Is "visual language" just another name for "comics"?
No. Despite their
connections, "visual language" and what we have come to
call "comics" are two separate things — though they have a complex
relationship. While comics (the objects and culture) have provided
the most prominent avenue for visual language use through the last
century, comics are not visual language. The best way to
think of this relationship is that visual language is the language
that comics are often written in, the same way that novels
are written in text. You can read more about this relationship
in my book.
Are there any books I can read about visual language?
Yes! My book
Early Writings on Visual Language
collects and refines many of my writings on visual language theory.
Signed copies are orderable online. I am currently at work on a newer, more updated book on my theories, which is due to be published in late 2013.
Do you speak on your theories?
Yes! I love speaking
about visual language, and have given talks at venues ranging from
CAST Inc. to the
Conference, to the Scottish
Word and Image Group and Museum
of Contemporary Art in Los Angeles, among others. I am enthusiastic
to present at other places as well. Topics can include theory, methods
of production, education, and social implications. Please email
me and check out my speaking page if
you are interested.
How long have you been studying visual language?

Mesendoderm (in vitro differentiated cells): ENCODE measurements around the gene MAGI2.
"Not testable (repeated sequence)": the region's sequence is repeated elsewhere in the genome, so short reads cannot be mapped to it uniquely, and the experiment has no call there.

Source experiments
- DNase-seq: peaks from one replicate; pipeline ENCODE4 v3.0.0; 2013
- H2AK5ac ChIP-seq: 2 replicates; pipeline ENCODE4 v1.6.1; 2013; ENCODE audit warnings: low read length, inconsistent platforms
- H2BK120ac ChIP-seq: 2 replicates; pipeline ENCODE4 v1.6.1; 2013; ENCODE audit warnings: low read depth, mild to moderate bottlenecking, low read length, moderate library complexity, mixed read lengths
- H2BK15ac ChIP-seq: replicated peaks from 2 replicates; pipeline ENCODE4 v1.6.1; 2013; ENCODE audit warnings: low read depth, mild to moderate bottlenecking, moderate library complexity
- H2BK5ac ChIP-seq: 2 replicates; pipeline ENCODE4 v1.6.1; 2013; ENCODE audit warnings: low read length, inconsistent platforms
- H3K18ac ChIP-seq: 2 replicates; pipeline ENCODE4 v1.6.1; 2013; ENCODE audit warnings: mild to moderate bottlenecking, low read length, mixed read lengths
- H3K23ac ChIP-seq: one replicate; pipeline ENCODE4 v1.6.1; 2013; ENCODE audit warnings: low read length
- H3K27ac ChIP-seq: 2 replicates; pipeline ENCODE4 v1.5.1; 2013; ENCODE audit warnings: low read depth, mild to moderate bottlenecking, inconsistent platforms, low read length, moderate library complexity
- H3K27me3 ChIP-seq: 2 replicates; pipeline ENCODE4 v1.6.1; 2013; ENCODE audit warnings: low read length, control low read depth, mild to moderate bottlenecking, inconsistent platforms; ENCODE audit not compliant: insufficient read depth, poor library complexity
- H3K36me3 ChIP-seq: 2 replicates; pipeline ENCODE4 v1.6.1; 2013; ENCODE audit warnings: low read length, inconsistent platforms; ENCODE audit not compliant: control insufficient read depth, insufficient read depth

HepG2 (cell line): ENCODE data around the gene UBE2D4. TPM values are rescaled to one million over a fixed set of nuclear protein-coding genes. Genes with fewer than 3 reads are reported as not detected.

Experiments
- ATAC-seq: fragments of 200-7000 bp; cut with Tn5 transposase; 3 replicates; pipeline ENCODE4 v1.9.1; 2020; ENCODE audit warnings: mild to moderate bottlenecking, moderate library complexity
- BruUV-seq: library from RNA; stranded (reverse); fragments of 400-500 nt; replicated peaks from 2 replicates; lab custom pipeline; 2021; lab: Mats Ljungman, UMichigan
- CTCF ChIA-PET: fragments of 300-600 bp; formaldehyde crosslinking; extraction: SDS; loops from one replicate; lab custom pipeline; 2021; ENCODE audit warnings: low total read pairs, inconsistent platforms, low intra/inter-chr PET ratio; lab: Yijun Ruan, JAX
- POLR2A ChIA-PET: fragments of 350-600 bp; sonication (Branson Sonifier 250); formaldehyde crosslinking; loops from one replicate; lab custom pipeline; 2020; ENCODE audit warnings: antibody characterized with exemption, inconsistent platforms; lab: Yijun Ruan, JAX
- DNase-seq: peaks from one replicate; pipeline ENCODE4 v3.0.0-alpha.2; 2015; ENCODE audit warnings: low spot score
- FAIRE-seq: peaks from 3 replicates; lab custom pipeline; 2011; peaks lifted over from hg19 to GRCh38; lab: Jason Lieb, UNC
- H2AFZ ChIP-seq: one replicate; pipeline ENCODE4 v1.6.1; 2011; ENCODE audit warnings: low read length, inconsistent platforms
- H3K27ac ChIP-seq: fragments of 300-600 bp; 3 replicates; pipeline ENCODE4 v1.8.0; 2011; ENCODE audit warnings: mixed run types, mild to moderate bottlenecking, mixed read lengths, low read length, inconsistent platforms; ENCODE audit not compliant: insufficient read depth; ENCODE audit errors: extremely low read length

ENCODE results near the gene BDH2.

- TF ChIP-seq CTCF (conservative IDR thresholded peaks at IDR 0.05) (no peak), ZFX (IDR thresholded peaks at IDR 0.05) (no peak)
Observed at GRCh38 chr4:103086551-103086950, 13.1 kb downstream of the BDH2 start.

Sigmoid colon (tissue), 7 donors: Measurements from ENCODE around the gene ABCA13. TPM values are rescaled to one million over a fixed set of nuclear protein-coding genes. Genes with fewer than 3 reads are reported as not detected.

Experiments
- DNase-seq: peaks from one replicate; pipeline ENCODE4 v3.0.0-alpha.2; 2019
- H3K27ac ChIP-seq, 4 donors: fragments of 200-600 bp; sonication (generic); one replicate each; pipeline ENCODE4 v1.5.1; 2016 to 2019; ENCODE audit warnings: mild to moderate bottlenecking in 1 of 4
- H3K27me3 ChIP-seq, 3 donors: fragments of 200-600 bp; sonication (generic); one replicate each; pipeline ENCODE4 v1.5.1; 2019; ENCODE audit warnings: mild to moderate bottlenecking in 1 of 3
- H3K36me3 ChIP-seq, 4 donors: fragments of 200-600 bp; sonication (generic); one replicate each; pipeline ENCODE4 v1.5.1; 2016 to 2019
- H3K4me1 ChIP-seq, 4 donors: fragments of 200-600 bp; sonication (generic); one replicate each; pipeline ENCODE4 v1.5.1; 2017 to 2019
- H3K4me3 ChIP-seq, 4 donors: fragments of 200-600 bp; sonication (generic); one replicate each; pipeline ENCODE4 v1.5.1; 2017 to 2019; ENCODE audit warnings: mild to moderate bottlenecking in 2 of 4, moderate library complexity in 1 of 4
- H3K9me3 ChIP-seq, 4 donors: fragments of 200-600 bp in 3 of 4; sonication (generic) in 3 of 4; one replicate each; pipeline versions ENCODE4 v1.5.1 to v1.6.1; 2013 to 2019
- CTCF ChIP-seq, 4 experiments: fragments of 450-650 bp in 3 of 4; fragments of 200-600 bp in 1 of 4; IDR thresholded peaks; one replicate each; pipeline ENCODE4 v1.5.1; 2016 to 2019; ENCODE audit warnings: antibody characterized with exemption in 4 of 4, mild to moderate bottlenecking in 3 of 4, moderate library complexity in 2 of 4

I have been writing
creatively in this form for most of my life. The actual research of
visual language analytically can be said to have been inspired when
I was sixteen and read Scott
Comics, though it didn't develop into a full blown linguistic
study until I was an undergraduate in college at UC Berkeley. I have recently received my Ph.D. in Psychology
at Tufts University, where I focused mostly on the cognitive neuroscience of understanding sequential images.
What "artistic" work in visual language have you done
besides just research?
My 280 page book,
a variety of my creative vignettes and short stories from several
years ago. Several of these works are readable
online, including my 24 hour comic, Matilda's
Dream, and A Love Story.
In 2004, I "visually adapted" a book of political criticism
the People: A Call To Take Back America, by author
Thom Hartmann. It is found
for purchase at finer bookstores everywhere, and signed copies are
How do you foresee the future of visual language?
I can't really
answer this question fully in brief, since I think the potential for
visual language is truly incalculable so long as it is treated and
accepted as language. To start, visual language can be applicable
wherever written language is used: books, magazines, newspapers, online...
anywhere! I think that once people break the conception of visual
language as being tied to the social category of "comics"
or "art," the real growth can begin. Also, people need to be able
to have an easy avenue for being able to write in the form, which
I am also at work on. A number of these issues and the challenges
to them are discussed in my articles for Comixpedia,
linkable from this page.
Can I print and distribute your webpage or work?
By all means:
Yes! However, if you do so, please maintain copyright and byline information.
Also, I would appreciate it if you emailed
me. This is not a requirement to ask permission,
I'm just curious to know where interest has been sparked and where
my work might be distributed.